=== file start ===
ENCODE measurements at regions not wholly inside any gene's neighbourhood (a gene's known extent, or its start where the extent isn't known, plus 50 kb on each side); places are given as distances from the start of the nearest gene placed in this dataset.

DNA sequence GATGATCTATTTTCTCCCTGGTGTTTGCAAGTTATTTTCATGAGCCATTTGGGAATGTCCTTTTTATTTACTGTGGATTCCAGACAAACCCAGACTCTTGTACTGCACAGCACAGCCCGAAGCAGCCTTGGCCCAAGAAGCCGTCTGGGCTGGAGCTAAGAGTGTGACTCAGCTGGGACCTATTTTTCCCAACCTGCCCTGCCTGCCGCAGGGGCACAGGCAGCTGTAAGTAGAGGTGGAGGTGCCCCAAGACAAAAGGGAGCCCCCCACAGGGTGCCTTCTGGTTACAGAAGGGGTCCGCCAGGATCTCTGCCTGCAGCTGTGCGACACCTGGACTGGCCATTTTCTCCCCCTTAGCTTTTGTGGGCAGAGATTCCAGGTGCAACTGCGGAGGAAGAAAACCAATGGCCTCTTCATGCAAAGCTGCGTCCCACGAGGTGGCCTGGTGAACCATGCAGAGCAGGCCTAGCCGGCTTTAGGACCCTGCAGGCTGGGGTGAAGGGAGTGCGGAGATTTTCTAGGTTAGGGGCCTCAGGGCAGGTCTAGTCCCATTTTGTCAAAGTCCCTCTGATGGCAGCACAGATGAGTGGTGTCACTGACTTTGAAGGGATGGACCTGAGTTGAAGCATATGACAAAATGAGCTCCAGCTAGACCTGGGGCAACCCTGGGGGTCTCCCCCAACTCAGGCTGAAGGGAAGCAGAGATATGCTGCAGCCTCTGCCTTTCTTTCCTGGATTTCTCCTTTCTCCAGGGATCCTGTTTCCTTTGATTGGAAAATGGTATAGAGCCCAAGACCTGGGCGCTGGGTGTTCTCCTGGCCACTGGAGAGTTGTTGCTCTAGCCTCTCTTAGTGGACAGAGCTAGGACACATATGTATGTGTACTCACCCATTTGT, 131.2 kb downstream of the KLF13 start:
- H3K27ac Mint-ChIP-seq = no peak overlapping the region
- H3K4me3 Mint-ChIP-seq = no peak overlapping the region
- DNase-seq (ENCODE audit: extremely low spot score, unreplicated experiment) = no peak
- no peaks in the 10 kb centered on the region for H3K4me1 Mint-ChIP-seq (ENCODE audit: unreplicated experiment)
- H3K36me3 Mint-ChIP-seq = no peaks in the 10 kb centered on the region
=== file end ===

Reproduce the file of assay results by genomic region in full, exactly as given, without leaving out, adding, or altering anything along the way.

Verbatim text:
ENCODE measurements at regions not wholly inside any gene's neighbourhood (a gene's known extent, or its start where the extent isn't known, plus 50 kb on each side); places are given as distances from the start of the nearest gene placed in this dataset.

DNA sequence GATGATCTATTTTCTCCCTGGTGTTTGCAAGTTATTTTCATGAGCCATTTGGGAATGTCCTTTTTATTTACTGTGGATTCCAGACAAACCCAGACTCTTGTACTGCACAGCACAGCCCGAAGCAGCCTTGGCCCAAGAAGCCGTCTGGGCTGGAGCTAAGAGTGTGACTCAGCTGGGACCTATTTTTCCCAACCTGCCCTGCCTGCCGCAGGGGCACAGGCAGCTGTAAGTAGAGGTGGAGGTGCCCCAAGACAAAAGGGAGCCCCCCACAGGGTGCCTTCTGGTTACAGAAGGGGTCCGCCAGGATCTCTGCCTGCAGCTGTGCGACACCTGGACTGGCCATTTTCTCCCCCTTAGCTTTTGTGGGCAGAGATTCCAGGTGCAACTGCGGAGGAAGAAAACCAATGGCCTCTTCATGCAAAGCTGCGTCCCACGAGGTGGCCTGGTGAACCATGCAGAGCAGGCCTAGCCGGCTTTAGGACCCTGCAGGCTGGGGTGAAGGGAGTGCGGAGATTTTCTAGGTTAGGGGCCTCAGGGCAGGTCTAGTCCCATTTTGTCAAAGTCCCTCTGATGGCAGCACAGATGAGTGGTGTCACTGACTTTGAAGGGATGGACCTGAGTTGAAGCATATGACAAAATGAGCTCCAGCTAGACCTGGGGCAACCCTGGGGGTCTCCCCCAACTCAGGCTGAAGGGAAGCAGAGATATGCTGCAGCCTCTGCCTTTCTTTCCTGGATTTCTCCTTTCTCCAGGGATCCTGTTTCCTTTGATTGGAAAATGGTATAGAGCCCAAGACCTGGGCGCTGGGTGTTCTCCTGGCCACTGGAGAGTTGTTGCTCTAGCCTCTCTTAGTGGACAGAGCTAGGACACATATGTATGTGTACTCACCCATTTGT, 131.2 kb downstream of the KLF13 start:
- H3K27ac Mint-ChIP-seq = no peak overlapping the region
- H3K4me3 Mint-ChIP-seq = no peak overlapping the region
- DNase-seq (ENCODE audit: extremely low spot score, unreplicated experiment) = no peak
- no peaks in the 10 kb centered on the region for H3K4me1 Mint-ChIP-seq (ENCODE audit: unreplicated experiment)
- H3K36me3 Mint-ChIP-seq = no peaks in the 10 kb centered on the region